While we may have brought you here to discuss anthill art, we have to showcase another insightful look into the natural world. As it turns out, Anthill Art wasn’t the only YouTube channel looking to change the conversation surrounding what goes on inside of an insect home.

Meet Dan and Lincoln Markham

Dan and Lincoln Markham are a father-and-son duo that rose to prominence on YouTube through their series, What’s Inside. The series focused on cutting open everyday objects to see what they looked like on the inside. Can you see where this is going?

Dissecting a Wasp’s Nest

The family of YouTubers would find their way to an old wasp’s nest on the internet. After ordering the wasp nest, the family decided that they were ready to cut it open to see what was inside. Can you imagine what the inside of a wasp nest looks like? We almost don’t want to know!

Birth of an Obsession

Lincoln, the youngest in the family, was the inspiration behind the What’s Inside YouTube series. Lincoln decided to cut open a series of sports balls for a science experiment at school. This would lead the young scientist to want to explore other objects such as the aforementioned wasp nest!

Welcome to ‘What’s Inside’ With Lincoln

At first, the family decided to share their videos just for fun. After all, they didn’t have any dreams of becoming famous! As with the man behind the Anthill Art YouTube Channel, fame would come for the What’s Inside team all the same. Soon the YouTube account was racking up millions of views!

What’s Inside a Wasp’s Nest?

The family had decided to cut open a wasp’s nest after seeing so many of the structures in their own yard. Dan would be forced to order an old wasp nest online like the ones in their yard were still quite inhabited by wasps! As a rule, we think it is a good idea to leave populated wasp nests alone, don’t you agree?

A Family Experiment

In the beginning, Dan was hesitant about opening the nest. After all, what if there was a wasp still flying around on the inside? Dan was eventually convinced to hack the object open thanks to the support of his young sons. Dan said, “I just bought a wasp nest for like 30 bucks from somebody in Wisconsin!”

The Big Reveal

As their dad donned gloves to open up the wasp nest, Kai would eagerly exclaim, “I can’t wait to see what’s inside.” Of course, viewers echoed Kai’s sentiment as millions of views began to rack up on the video. Finally, the moment had come. We were finally going to see what was inside of this wasp nest!

Cross-Section of a Wasp Nest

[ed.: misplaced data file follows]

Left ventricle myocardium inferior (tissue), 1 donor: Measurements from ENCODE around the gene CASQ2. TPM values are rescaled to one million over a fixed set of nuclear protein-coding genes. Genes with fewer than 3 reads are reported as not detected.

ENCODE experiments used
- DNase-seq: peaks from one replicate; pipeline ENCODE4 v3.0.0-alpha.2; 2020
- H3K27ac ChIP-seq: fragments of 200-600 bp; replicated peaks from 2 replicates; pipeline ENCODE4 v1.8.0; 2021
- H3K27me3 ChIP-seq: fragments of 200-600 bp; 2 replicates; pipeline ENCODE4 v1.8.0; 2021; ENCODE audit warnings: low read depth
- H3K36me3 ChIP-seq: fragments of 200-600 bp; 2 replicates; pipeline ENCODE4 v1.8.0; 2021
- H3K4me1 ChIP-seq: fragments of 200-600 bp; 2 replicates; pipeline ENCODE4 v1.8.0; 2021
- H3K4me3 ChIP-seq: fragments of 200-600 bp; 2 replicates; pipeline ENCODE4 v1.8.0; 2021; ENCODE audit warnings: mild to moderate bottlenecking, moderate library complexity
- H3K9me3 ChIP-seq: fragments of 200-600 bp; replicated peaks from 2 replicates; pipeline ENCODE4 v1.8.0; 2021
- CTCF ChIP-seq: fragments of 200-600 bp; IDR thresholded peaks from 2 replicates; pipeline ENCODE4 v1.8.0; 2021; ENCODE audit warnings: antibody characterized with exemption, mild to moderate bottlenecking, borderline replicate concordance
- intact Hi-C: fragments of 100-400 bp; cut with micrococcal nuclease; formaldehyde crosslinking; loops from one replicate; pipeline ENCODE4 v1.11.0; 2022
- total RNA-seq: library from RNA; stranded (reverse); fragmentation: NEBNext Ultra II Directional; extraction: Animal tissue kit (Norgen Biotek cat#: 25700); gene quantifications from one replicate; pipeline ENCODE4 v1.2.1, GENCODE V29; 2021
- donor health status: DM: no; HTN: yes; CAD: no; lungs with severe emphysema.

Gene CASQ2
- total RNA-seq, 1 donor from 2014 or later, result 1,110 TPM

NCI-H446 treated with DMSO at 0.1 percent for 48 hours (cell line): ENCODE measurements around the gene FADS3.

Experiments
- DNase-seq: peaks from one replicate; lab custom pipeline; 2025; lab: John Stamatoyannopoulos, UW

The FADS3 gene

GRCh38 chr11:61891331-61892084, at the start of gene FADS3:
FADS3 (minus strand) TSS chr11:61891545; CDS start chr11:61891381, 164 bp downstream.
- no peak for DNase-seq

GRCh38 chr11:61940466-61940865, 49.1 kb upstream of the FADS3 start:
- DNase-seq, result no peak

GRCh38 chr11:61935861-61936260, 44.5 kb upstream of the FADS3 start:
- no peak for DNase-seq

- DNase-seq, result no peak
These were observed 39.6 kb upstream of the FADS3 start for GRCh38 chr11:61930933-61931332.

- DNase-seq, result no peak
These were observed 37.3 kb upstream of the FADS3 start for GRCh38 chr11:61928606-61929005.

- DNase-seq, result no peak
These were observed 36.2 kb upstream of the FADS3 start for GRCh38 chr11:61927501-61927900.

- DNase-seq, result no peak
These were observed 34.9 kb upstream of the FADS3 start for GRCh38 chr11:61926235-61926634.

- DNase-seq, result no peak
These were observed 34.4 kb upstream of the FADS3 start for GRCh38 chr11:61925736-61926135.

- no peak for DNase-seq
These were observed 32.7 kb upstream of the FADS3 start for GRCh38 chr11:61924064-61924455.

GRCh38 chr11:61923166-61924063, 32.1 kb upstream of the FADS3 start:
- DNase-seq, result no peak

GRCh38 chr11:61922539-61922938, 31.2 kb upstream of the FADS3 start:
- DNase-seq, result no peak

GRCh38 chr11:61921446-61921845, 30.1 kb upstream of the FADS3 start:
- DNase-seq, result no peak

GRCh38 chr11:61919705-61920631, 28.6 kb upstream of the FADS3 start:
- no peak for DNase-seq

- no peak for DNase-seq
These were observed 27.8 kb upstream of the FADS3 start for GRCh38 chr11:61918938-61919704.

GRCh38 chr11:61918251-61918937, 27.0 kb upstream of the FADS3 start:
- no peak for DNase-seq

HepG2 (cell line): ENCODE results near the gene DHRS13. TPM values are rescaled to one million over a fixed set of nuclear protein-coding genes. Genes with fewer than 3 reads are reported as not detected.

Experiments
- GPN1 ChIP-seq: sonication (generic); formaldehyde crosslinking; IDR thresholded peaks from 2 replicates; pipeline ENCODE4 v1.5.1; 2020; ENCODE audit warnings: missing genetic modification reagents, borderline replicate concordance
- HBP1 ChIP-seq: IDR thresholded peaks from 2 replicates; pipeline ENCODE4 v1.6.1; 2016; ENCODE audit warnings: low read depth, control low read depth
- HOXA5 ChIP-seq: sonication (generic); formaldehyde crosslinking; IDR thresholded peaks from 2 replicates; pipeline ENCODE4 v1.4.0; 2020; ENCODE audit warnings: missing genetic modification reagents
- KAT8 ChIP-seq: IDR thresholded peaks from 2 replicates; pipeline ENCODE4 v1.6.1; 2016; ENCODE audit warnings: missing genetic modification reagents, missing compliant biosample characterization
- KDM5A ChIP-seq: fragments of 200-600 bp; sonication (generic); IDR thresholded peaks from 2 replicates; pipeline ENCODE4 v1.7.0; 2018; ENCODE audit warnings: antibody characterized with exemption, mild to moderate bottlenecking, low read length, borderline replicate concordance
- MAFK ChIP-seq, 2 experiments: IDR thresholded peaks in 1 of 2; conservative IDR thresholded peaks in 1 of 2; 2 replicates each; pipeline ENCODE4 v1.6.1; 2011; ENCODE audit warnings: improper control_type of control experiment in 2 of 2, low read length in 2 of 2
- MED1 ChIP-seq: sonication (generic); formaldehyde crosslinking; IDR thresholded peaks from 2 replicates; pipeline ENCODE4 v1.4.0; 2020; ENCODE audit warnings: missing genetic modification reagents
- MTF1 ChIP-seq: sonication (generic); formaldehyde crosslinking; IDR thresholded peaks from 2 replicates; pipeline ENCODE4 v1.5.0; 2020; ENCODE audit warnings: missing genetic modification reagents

We aren’t sure what you might have expected, but the inside of the nest showed a variety of tiny compartments in hexagon-like shapes. Apparently, wasps care for their larvae by bringing them semi-digested caterpillars to eat. Can you imagine that poor and unfortunate caterpillar?

Impressed by the Reveal

Lincoln was immediately taken aback by what his father had revealed. Lincoln would exclaim, “That’s amazing” while Kai would say, “They still have dead eggs in there!” The family would comb through the wasp nest as they explored the former habitat. The family would store the remnants of the nest in their garage, unsure as to what to do with it.

What’s Next For ‘What’s Inside’?

As the episode became a hit among fans, the YouTube channel for What’s Inside would grow in meteoric fashion. The video itself has already been viewed nearly 40 million times! If you think that view count is high just check out their investigation of a rattlesnake rattle!

Becoming YouTube Superstars

Since their first videos went viral, Dan and his sons have continued to post videos to their YouTube channel. As the channel has gained in size, the family’s experiments have also gotten more unique and interesting. One video featured a Tesla battery while another video featured NBA superstar Kevin Durant!

Who Knows Where Curiosity Can Lead

Finally, the What’s Inside team would be applauded by Bill freaking Gates for their work cutting open a water filter. The founder of Microsoft would thank them for putting an emphasis on the need for clean water all throughout the world. 

What do you think? Are you ready to start dissecting wasp nests and molding anthills with liquid aluminum?


Daughter Overwhelms Parents Restaurant With Customers By Posting On TikTok

Renee Yates



A seven-second video posted on TikTok by Jennifer Le has saved her parents’ Vietnamese pho restaurant from going out of business. In the video, Le showed the empty restaurant and her dad looking sad at the register. She then asked for social media’s help to keep the restaurant in business. The restaurant is in California and was doing ok before the pandemic, but has since had trouble getting customers to dine in.

The video went viral, and within hours, it had garnered millions of views and shares. People all over the world were touched by Le’s message and began sharing the video on their social media accounts. The response was overwhelming, with people expressing their support for the restaurant and their willingness to help.

As a result of the video, the restaurant was flooded with customers, many of whom had never heard of the place before. The increased business allowed Le’s parents to keep the restaurant open and the phones are ringing off the hook. The family was overwhelmed by the outpouring of support and expressed their gratitude to everyone who had shared the video and visited the restaurant.